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HNU Nutrition in Metabolic Disease

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					  HNU 461: Nutrition in
   Metabolic Disease
Clinical and Alternative Care for Pregnant
           Women with Epilepsy




                        Presented By: Angela Ward
Introduction &
          Antiepileptic Drugs
   Epilepsy is the most common chronic neurological
    condition found in pregnancy.
   Effects of epilepsy and antiepileptic drugs on the
    pregnancy outcome.
   Opportunity to look at nutrition intervention to
    control epilepsy and decrease risk of birth defects.
    Antiepileptic Drugs (AED’s)
   AED’s are associated with having a high risk for
    birth defects in infants of epileptic mothers.
   The use of antiepileptic drugs has the tendency to
    decrease serum folate levels in the maternal blood.
   Lowest dose, mono-therapy or completely stop
    medication to protect the fetus.
Nutrition Intervention
 Low Glycemic Index Diet
 Ketogenic Diet
 Folic acid supplementation
 Vitamin K supplementation
   Low Glycemic Index              ◦ Ketogenic Diet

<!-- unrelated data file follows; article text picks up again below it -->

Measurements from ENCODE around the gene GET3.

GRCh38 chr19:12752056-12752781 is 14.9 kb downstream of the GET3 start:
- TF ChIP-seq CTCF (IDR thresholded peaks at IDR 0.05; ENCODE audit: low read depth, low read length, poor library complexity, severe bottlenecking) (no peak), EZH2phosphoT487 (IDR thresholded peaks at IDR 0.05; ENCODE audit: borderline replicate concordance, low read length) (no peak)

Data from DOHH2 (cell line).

Diet
     60g of carbohydrate a      90% of calories come
      day and 60% of calories     from fat.
      coming from fat.           Inappropriate and
     50 or lower on the          dangerous for pregnant
      glycemic index.             epileptics.
     Counteracts seizure        Increased demand for
      effects by decreasing       glucose availability.
      blood glucose levels.      Prolonging restriction
     50% research                of carbohydrates
      participants,               increases the fetus’
      experienced a 90%           dependence on ketones.
      reduction in seizure
      frequency.
    Folic Acid Supplementation
 antiepileptic drugs decrease folate
  absorption.
 Increase pre-conceptual use of
  multivitamins with folic acid, while also
  continuing throughout pregnancy.
 0.4-4mg dose of folic acid per day.
 No conclusive results of acting as a pro-
  convulsant towards seizure frequency.
Vitamin K Supplementation
 Antiepileptic drug exposure increases the
  risk of a hemorrhagic disease called
  neonatal coagulopathy.
 10-20mg of vitamin K daily.
References
   Choulika, S., Grabowski, E., & Holmes, L. (2004). Is antenatal vitamin k
    prophlaxis needed for
         pregnant women taking anticonvulsants? American Journal of
    Obstetrics and Gynecology.
         190(4), 882-883.
   Lee, S., & Chung, S. (2010). A review of the effects of vitamins and other
    dietary supplements
         on seizure activity. Epilepsy and Behaviour. 18(3), 139-150.
   Phiefer, H., & Thiele, E. (2005). Low-glycemic-index treatment: a
    liberalized ketogenic diet for
         treatment of intractable epilepsy. Neurology. 65(11), 1810-1812.

				
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posted:4/25/2011
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